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EWT in ongoing battle for SA’s rhinos

- By Refilwe Mabula

The South African rhino is still endangered, despite vigorous awareness campaigns and intensive conservation efforts to save and preserve the almost extinct animal.

Rhino poaching is surging in South Africa with an eminent crisis of over 120 poaching incidents during the last three months alone.

These alarming facts were discussed by Kirsty Brebner, Wits alumnus and Project Manager for the Endangered Wildlife Trust (EWT), who was the keynote speaker at an Eco-Breakfast hosted by the Wits Property Infrastructure Management Division.

The title of the talk was Rhino’s in distress: the battle continues as we fight to save SA’s rhino’s.

Brebner spoke extensively on the issue of rhino poaching and provided an overall history of rhinos in South Africa.

“Rhinos are ancient iconic creatures and as such their possible extinction should send global waves of horror. The biggest threat to rhinos is humans,” said Brebner.

The increasing numbers of organised crime is one of the major problems facing rhino poaching. The rhino horn, which Brebner describes as “nothing more of what is made up of our own hair or nails”, has become an attractive commodity in crime syndicates with a high demand and low risk of association.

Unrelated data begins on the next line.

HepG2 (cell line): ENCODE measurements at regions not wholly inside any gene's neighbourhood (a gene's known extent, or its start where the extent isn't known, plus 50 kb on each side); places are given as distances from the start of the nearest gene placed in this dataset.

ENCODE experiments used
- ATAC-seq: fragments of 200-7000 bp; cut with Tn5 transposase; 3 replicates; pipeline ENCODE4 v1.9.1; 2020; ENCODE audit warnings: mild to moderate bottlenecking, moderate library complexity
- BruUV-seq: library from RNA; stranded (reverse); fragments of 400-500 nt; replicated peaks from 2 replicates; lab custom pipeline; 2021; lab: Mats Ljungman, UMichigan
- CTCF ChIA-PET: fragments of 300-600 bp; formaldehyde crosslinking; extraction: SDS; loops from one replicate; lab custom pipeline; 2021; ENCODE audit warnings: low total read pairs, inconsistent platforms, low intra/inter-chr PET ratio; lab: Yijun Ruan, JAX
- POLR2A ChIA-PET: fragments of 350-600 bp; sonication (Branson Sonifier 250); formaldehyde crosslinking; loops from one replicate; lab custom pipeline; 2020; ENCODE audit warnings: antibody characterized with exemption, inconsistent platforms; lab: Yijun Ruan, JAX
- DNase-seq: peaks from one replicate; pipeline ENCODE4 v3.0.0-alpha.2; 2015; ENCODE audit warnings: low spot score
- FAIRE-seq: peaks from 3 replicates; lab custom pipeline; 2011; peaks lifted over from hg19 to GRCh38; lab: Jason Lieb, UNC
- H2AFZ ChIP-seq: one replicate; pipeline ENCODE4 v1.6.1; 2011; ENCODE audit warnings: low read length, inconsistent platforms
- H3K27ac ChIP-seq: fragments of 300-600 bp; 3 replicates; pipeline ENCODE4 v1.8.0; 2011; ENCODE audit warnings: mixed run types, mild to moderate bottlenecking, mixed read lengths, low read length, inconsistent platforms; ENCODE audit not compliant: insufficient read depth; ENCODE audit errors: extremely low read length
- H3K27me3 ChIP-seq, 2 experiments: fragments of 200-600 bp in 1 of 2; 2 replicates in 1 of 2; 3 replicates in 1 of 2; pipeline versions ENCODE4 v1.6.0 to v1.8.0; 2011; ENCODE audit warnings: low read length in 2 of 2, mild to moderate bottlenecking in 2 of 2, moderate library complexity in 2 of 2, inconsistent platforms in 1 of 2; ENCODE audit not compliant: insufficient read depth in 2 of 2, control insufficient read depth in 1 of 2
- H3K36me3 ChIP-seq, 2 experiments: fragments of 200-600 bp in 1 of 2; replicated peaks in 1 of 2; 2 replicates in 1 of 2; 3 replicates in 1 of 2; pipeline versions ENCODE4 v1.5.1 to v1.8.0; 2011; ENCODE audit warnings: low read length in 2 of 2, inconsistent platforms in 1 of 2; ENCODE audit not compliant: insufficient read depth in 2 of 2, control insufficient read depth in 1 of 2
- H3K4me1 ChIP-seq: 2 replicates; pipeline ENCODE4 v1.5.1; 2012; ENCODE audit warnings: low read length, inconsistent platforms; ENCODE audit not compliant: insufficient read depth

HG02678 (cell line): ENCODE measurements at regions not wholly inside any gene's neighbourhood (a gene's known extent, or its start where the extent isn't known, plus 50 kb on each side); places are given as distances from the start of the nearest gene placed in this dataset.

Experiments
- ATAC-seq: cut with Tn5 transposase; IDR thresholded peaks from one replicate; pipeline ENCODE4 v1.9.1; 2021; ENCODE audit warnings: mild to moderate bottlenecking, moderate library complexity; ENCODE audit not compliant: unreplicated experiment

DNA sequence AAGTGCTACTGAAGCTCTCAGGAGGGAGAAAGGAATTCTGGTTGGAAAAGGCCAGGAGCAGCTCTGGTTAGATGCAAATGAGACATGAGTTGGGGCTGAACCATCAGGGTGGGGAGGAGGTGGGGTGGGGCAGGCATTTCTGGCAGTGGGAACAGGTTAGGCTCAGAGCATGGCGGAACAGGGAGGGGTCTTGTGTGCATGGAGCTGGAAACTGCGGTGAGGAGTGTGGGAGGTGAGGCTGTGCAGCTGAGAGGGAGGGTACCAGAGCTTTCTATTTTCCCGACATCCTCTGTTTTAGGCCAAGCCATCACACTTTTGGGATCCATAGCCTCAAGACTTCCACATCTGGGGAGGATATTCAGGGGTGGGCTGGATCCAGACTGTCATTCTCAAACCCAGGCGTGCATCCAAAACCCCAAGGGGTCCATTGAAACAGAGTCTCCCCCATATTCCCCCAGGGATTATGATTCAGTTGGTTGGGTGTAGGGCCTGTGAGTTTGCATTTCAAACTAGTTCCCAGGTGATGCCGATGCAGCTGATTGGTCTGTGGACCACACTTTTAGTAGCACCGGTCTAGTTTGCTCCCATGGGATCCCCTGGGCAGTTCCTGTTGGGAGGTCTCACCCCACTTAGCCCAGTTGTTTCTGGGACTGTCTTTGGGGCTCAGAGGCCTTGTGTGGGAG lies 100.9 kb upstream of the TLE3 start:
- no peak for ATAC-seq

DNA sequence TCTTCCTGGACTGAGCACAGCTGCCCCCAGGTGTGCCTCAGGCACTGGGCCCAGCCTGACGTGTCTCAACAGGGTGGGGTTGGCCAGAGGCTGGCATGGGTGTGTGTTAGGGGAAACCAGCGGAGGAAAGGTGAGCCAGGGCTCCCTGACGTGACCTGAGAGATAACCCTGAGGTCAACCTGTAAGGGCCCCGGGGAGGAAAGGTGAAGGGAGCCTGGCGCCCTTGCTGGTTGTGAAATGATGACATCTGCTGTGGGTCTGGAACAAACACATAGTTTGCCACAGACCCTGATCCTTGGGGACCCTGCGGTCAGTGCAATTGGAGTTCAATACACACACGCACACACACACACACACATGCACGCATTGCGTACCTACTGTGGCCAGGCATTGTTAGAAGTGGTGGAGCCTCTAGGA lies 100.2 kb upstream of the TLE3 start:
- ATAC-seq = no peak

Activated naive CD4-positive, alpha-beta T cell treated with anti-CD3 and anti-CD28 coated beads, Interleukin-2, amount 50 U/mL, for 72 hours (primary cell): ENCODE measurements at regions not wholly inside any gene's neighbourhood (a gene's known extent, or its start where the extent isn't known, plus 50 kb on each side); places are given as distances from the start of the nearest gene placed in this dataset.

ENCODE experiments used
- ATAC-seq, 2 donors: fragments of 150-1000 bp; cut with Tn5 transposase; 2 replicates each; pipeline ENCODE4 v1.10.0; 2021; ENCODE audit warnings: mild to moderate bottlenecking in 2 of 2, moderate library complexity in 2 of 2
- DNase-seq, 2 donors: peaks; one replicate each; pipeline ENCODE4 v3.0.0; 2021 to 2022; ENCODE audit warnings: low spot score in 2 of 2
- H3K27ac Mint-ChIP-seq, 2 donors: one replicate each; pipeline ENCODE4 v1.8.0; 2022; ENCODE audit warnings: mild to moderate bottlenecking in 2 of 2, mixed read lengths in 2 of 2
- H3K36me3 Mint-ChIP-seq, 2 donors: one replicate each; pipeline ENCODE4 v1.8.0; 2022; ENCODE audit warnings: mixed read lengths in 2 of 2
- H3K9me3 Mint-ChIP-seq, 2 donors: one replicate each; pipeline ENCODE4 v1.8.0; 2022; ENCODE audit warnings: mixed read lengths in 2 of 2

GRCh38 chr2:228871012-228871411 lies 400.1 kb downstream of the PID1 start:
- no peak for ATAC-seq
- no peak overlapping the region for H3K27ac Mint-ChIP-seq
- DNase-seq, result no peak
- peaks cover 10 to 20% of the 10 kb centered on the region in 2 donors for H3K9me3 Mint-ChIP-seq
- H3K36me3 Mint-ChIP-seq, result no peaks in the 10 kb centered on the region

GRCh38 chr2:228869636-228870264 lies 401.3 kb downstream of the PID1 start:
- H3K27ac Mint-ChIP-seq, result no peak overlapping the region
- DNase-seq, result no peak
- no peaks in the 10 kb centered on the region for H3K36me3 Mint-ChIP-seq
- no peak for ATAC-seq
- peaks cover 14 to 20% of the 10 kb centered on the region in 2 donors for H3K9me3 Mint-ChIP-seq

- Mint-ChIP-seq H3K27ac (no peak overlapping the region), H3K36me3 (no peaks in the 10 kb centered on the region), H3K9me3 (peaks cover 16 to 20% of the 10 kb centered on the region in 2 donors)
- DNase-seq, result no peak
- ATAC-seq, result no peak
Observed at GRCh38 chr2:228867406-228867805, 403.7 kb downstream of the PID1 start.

The EWT is in a continuous battle to save the South African Rhino, however Brebner expressed that as there is no single solution to save the rhino, they have initiated a number of projects to address the various problems facing the preservation of rhinos.

One initiative by the EWT is the placement of anti-poaching dogs at OR Tambo International Airport detecting rifles and other weapons used during the poaching process, as well as horns poached from rhinos.

“In a society characterised by corruption, anti-poaching dogs are an effective measure in saving the distressed rhino. They cannot be bribed and they do not lie,” said Brebner.

Brebner’s talk was followed by a question and answer session. An audience member posed a question on whether “dehorning” is a possible measure to prevent the escalation of the poaching crisis in South Africa. “Dehorning is a viable option for small populations which are highly secured, but not effective in curbing the crisis of rhino poaching as the horn grows back,” she said.

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